The challenge with heat is twofold. First, the human body only has two ways of handling heat. And second, we are individually affected by heat in different ways. To win the battle with heat, we need to understand how heat affects us physically and mentally, the specific conditions of the jobsite and create a plan to effectively demonstrate our high degree of concern for everyone on the jobsite.

Your Health and Your Body’s Physical Response to Heat

The human body has limitations when dealing with extreme temperatures. It can only get rid of heat by radiating it to the environment and through the evaporation of sweat. The first is compromised once air temperature approaches body temperature. The second becomes ineffective once ambient air is too wet to absorb sweat.

Anything that affects a person’s physical health also impacts the person’s ability to respond to heat. This includes factors beyond physical fitness such as medication, caffeine, alcohol, nutrition, hydration, sleep and other personal factors. On the jobsite, we don’t always know the medical conditions of our co-workers or other factors that might impact their ability to handle the heat.

The Effects of Heat on the Brain

Physical safety and health are not the only concerns. The first natural response to heat is blood flowing closer to the skin (to radiate inner heat to the environment), and less blood flows to the working muscles and the brain. That’s why fatigue and mental exhaustion is an early symptom of heat stress. This also explains why another early symptom is diminished cognitive ability. This looks like uncharacteristic indecisiveness, being more forgetful, reduced focus on the task at hand and heightened irritability. For these reasons, it’s vital to create a culture of care that includes more check-ins, such as using a buddy system, in addition to increased water intake and frequent rest breaks in the shade to combat the effects of the combination of high heat, high humidity, radiant heat sources, low airflow and high metabolic activity.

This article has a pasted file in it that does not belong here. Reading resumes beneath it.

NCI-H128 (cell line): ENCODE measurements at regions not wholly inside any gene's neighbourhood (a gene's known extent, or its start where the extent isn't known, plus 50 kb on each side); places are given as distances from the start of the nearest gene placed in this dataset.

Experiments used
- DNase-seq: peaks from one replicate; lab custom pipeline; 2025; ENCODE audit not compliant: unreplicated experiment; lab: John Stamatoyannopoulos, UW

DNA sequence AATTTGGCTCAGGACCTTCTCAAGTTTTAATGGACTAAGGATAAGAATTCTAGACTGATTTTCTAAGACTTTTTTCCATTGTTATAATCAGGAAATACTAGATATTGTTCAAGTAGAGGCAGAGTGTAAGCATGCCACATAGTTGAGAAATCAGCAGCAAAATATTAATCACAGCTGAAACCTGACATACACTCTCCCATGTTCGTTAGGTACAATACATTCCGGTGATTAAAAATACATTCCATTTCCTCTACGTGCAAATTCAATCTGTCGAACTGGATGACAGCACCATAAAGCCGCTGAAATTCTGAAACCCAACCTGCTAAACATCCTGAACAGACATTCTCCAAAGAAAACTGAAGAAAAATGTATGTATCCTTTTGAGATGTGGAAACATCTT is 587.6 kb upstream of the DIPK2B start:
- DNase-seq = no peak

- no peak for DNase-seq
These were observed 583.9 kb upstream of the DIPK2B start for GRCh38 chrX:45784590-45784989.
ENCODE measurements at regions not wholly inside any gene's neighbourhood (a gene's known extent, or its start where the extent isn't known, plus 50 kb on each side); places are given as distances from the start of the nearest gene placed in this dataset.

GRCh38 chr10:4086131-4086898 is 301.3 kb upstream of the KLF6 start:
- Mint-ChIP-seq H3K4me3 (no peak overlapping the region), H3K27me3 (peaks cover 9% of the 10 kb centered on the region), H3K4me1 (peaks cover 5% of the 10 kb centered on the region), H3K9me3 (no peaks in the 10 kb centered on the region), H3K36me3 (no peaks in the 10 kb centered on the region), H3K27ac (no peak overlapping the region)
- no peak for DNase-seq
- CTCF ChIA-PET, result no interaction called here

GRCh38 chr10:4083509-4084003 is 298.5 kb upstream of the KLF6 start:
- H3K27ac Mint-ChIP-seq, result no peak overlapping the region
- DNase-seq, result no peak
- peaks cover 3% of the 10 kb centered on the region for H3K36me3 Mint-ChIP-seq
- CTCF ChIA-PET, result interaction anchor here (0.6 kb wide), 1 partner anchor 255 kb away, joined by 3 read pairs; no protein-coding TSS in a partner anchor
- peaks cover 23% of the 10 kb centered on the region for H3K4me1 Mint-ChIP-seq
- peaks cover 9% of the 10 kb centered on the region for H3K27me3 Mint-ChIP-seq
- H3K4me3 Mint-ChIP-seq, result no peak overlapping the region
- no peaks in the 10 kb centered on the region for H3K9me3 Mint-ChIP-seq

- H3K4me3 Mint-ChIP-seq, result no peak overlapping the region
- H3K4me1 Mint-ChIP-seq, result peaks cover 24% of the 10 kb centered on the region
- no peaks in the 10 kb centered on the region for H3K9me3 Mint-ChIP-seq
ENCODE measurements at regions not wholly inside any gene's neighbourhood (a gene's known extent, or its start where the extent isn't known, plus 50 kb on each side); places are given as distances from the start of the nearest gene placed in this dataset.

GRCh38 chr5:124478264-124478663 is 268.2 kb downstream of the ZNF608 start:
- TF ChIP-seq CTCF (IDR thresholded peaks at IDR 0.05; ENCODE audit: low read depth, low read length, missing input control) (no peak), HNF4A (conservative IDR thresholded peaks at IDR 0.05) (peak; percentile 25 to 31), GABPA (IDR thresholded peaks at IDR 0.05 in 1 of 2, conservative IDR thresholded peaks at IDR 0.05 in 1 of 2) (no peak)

Tips To Work Safely in the Heat

Self-care is vital to preparing ourselves for high-heat conditions. Sometimes we arrive to work already dehydrated, skip meals in the summer or get less sleep due to activities in the home or community. To work in the heat, we need to prepare ourselves by getting quality sleep, minimizing substance use (including caffeine), eating healthy meals and arriving at work with the mindset of showing greater grace and empathy to our co-workers.

The key point to remember is that we are all affected by heat differently. Just because you are OK does not mean that everyone is OK. If you are feeling symptomatic, speak up for yourself and others who might also be impacted but not realize it or lack the courage to speak up. Together, we can prevent heat injury and illness.

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For more information or assistance, please reach out to Joe Xavier or Aaron Braun.